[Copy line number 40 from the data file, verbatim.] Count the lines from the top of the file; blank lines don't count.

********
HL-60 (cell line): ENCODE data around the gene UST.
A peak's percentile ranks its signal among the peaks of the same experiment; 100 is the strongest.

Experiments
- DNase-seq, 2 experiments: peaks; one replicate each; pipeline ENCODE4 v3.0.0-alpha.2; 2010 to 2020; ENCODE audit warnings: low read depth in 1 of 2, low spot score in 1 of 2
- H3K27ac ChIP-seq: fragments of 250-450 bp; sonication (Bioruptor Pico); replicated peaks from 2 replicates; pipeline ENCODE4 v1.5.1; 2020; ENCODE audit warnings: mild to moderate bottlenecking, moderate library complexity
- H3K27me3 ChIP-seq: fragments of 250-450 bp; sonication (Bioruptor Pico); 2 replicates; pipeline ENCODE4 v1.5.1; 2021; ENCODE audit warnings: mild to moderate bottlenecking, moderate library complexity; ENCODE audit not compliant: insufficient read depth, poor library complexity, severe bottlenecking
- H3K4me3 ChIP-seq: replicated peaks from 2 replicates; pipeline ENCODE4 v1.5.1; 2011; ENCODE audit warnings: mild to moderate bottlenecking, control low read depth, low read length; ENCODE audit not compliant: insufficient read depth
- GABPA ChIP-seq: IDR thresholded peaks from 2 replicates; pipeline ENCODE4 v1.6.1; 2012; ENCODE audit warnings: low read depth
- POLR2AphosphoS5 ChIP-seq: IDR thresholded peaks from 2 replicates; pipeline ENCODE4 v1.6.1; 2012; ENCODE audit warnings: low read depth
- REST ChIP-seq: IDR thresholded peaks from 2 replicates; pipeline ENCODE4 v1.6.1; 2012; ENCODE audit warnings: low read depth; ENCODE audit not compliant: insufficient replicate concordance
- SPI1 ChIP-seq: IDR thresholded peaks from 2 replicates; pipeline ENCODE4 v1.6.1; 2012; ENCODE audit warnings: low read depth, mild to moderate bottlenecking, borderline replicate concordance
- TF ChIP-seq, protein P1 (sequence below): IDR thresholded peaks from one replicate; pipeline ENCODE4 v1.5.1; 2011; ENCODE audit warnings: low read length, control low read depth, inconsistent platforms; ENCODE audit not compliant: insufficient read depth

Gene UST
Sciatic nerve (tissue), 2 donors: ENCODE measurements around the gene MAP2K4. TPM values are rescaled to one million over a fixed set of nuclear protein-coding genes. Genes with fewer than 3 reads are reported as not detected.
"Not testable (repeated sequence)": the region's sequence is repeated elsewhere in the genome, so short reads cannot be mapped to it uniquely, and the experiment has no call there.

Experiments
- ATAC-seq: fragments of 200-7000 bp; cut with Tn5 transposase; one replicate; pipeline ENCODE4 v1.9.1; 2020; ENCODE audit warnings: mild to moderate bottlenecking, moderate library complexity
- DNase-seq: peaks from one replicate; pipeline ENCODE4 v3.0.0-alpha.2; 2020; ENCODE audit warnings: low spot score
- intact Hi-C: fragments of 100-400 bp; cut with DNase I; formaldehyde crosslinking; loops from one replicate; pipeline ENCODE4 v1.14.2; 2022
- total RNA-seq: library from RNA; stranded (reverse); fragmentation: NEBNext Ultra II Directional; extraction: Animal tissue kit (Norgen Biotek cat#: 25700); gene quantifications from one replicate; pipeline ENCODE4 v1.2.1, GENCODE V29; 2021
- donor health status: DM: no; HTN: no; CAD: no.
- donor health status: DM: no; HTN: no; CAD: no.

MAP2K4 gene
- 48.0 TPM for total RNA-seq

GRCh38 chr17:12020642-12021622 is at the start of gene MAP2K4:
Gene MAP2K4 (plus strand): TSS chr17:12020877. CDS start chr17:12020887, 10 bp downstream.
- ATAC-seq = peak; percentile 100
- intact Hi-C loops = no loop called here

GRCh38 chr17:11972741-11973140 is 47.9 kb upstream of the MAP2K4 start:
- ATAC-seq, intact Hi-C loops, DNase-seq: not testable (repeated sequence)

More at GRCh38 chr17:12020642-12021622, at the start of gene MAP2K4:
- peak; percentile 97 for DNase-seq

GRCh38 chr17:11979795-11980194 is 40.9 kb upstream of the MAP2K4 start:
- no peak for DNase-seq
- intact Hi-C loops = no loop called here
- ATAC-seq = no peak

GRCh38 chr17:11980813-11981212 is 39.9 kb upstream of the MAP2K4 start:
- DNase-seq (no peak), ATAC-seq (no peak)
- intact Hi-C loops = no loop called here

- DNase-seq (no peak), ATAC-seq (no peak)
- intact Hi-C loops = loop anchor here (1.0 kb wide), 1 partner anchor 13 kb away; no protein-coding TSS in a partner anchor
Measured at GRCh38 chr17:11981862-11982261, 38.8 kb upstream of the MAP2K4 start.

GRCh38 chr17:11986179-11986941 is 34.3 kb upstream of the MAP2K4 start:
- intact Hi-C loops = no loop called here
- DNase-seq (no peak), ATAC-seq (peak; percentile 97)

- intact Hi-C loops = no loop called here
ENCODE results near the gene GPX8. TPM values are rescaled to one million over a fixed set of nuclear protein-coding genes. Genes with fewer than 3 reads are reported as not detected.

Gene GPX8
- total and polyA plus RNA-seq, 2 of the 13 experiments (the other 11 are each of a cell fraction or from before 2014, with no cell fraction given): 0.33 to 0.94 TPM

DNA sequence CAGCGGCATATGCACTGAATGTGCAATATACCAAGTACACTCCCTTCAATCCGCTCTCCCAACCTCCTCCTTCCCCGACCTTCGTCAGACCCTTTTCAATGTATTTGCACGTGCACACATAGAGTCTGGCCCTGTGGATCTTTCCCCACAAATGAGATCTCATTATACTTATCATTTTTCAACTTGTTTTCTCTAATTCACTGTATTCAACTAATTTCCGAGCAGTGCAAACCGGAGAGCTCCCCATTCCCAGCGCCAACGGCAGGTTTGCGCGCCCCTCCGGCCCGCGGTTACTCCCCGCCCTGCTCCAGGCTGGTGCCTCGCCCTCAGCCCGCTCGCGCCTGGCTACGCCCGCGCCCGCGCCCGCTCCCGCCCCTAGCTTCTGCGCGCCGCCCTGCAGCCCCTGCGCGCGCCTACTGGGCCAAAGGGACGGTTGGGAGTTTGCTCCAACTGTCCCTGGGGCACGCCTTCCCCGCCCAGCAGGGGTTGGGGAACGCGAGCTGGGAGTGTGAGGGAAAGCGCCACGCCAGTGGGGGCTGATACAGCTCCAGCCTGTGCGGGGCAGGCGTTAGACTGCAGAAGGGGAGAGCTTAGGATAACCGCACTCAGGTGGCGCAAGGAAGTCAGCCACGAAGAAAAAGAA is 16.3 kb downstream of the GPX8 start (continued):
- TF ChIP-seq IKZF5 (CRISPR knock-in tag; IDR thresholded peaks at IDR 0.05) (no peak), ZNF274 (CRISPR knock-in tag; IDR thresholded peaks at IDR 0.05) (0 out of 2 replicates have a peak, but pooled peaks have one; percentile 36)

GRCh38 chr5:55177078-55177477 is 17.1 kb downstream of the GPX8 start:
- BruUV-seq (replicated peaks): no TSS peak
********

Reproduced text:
- DNase-seq (no peak), ATAC-seq (no peak)